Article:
What happened to the list of lightweight applications that used to be on the wiki? Now it redirects here. That list was useful for people (such as myself) who don't want (or can't run) heavyweight apps requiring KDE or Gnome libs. Now we have to pick through the list and find out for ouerselves whether it's light or heavy? How is that an improvement?

You can search the page for the word 'lightweight' and you will find e.g. "zathura — Another lightweight PDF viewer similar to apvlv, only lighter".
You can access the lightweight list here. -- Karol 16:10, 22 October 2011 (EDT)
If we decide to implement the idea above to mark the most common apps with a special symbol, we can do the same with lightweight apps, provided we find an objective definition of "lightweight". -- Kynikos 11:19, 30 October 2011 (EDT)
We still have Netbook Games, which isn't perfect either. -- Karol (talk) 22:25, 16 September 2012 (UTC)
That is already discussed in Talk:Netbook Games#Merging, let's only discuss the possibility to define "lightweight" and implement marks for lightweight applications here :) -- Kynikos (talk) 13:36, 17 September 2012 (UTC)

Page title guidelines

I'm missing the exact rule that defines casing guidelines for article titles O_o Help:Style#Title doesn't, and the same goes for Article Naming Guidelines, Writing Short Article Names and Help:Editing. -- Kynikos 07:21, 17 January 2012 (EST)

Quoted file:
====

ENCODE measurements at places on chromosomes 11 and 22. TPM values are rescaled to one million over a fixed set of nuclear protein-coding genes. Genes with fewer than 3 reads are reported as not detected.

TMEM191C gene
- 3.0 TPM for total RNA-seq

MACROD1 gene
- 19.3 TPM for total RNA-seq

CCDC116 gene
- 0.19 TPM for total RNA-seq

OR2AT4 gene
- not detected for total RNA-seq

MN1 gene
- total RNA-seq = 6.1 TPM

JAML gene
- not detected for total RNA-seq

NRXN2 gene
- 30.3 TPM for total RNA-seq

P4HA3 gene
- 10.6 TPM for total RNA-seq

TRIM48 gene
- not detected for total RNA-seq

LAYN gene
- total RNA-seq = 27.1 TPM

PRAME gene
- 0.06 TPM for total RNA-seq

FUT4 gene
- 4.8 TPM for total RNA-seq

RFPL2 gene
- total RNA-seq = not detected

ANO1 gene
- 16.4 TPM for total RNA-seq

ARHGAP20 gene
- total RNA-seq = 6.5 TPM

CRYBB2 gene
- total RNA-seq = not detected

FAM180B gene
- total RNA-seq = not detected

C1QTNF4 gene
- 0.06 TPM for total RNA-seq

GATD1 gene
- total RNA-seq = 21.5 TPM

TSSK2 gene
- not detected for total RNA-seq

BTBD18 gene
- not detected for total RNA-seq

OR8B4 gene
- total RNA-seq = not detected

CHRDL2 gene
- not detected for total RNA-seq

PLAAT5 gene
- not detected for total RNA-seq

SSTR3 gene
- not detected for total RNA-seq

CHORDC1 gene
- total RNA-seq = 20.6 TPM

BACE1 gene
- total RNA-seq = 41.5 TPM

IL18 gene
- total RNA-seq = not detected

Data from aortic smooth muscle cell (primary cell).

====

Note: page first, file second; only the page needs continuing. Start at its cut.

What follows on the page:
Help:Editing#Creating pages states Titles should be capitalized appropriately: Title for New Page; not Title for new page. For some reason I thought I had seen this copied over the the style guide, too... -- pointone 09:53, 17 January 2012 (EST)
Oops I went to Help:Editing and searched for "case" and "casi" but not "capit", sorry. However it's not the correct place for a style rule, and that "appropriately" is not very clear, nor it is the example. I propose moving the rule to Help:Style and be more accurate, probably taking inspiration from wikipedia:Letter_case#Usage. Want to discuss in detail in Help talk:Style or do you already have a definite idea? -- Kynikos 11:02, 17 January 2012 (EST)